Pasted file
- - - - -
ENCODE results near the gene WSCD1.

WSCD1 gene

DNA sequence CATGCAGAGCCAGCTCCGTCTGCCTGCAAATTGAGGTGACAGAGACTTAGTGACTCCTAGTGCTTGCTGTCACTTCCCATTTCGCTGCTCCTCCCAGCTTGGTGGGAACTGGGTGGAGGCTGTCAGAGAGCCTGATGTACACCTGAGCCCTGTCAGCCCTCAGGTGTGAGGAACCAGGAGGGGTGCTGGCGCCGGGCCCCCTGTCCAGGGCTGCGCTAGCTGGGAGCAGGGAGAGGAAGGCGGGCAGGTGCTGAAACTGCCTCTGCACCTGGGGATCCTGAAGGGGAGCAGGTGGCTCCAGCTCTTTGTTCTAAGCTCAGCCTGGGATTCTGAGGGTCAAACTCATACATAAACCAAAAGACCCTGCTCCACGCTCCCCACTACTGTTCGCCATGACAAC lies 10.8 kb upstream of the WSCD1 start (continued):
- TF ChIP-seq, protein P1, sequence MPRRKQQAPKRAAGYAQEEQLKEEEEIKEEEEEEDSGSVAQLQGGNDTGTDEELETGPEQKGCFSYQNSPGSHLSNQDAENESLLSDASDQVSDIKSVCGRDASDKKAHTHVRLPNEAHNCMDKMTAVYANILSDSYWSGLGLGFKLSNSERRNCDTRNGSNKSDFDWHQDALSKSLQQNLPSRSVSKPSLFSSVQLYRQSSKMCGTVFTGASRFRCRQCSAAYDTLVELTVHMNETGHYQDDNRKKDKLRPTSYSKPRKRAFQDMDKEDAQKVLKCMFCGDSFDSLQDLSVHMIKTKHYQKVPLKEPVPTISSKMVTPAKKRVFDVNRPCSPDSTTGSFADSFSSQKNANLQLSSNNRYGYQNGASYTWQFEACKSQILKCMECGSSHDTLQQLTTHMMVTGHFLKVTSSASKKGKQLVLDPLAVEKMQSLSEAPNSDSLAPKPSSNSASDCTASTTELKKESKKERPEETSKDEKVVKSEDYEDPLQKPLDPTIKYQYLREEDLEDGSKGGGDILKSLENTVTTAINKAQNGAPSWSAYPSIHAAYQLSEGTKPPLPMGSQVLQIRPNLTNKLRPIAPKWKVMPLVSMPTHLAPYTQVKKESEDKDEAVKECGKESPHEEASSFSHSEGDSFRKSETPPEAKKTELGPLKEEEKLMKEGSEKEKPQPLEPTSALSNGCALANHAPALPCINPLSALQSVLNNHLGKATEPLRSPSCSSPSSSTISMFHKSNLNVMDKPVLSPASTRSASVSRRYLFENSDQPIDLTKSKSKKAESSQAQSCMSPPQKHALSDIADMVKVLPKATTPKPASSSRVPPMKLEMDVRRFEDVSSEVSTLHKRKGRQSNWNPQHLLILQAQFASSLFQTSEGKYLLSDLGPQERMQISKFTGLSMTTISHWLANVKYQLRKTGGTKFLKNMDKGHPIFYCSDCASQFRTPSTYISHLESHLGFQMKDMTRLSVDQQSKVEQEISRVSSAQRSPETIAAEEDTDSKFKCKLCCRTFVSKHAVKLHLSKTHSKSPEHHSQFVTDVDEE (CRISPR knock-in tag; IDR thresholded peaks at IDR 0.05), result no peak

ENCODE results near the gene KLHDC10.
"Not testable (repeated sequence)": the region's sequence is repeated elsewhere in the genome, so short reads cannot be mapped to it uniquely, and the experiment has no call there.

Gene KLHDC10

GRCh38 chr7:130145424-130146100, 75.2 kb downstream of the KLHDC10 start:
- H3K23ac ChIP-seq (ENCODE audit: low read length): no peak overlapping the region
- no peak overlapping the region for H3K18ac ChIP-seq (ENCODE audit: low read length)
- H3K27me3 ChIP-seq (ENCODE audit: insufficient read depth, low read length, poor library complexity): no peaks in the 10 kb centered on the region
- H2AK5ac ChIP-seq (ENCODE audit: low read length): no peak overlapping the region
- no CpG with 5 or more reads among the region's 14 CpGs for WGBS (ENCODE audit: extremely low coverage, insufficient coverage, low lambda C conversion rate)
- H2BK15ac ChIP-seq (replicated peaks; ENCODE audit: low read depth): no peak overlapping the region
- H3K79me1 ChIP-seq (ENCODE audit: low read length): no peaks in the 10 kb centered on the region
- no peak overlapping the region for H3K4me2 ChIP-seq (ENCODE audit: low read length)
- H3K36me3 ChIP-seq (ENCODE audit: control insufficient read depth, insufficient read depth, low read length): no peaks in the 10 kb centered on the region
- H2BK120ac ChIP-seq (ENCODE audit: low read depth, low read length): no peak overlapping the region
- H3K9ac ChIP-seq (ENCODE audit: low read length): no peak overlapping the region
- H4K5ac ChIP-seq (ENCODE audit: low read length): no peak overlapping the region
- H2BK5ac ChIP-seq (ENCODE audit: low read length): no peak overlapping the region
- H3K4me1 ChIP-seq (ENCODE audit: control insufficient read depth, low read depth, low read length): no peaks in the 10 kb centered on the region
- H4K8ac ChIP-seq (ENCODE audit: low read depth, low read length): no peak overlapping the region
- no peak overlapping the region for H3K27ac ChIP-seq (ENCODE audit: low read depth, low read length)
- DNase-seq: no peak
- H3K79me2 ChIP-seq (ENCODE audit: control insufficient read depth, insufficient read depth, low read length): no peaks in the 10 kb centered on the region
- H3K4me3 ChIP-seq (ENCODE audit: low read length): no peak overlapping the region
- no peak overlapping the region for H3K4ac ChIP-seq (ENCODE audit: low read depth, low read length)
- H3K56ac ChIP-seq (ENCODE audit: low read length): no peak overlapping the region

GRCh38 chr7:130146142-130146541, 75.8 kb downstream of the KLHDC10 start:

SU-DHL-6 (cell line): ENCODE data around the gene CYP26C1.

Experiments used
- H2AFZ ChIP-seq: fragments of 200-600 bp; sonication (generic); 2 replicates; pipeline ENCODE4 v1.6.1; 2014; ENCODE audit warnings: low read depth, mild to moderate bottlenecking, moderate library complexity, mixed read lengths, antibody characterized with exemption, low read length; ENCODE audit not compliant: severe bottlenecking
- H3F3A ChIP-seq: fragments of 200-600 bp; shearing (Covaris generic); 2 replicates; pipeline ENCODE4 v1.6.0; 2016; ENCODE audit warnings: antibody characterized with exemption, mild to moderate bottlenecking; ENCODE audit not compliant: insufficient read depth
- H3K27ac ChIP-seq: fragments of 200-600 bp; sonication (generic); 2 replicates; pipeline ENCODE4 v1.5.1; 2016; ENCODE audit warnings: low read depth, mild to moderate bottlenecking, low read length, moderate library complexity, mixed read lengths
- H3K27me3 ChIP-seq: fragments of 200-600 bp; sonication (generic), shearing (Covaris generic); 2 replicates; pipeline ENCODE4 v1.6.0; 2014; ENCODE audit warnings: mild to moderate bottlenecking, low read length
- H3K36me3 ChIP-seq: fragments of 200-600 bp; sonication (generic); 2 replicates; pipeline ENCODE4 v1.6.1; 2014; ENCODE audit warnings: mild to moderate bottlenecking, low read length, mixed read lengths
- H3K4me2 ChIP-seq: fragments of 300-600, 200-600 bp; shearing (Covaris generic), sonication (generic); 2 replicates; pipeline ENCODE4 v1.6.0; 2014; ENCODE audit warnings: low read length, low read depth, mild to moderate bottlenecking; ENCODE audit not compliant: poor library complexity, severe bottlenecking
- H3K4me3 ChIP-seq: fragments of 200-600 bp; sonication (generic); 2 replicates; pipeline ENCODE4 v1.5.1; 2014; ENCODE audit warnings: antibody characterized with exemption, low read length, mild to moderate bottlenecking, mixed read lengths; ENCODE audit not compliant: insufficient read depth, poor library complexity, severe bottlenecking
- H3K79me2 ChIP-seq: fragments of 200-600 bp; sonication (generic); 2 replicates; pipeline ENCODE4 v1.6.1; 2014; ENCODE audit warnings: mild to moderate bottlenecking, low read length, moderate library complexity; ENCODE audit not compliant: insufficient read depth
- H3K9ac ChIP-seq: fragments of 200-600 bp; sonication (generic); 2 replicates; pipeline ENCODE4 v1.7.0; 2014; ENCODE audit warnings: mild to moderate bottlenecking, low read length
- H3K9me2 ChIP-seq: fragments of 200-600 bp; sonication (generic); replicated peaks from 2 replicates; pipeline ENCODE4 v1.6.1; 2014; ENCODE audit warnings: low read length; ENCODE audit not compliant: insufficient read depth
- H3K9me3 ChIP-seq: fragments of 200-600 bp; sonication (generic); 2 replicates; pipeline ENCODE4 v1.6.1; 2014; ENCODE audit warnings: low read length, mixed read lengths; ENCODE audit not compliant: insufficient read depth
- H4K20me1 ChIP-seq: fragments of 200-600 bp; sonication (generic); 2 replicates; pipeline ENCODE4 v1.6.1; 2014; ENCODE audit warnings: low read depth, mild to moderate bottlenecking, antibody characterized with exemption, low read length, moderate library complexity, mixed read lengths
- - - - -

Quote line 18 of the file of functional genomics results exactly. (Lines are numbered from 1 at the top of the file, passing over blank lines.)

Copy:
- H2BK120ac ChIP-seq (ENCODE audit: low read depth, low read length): no peak overlapping the region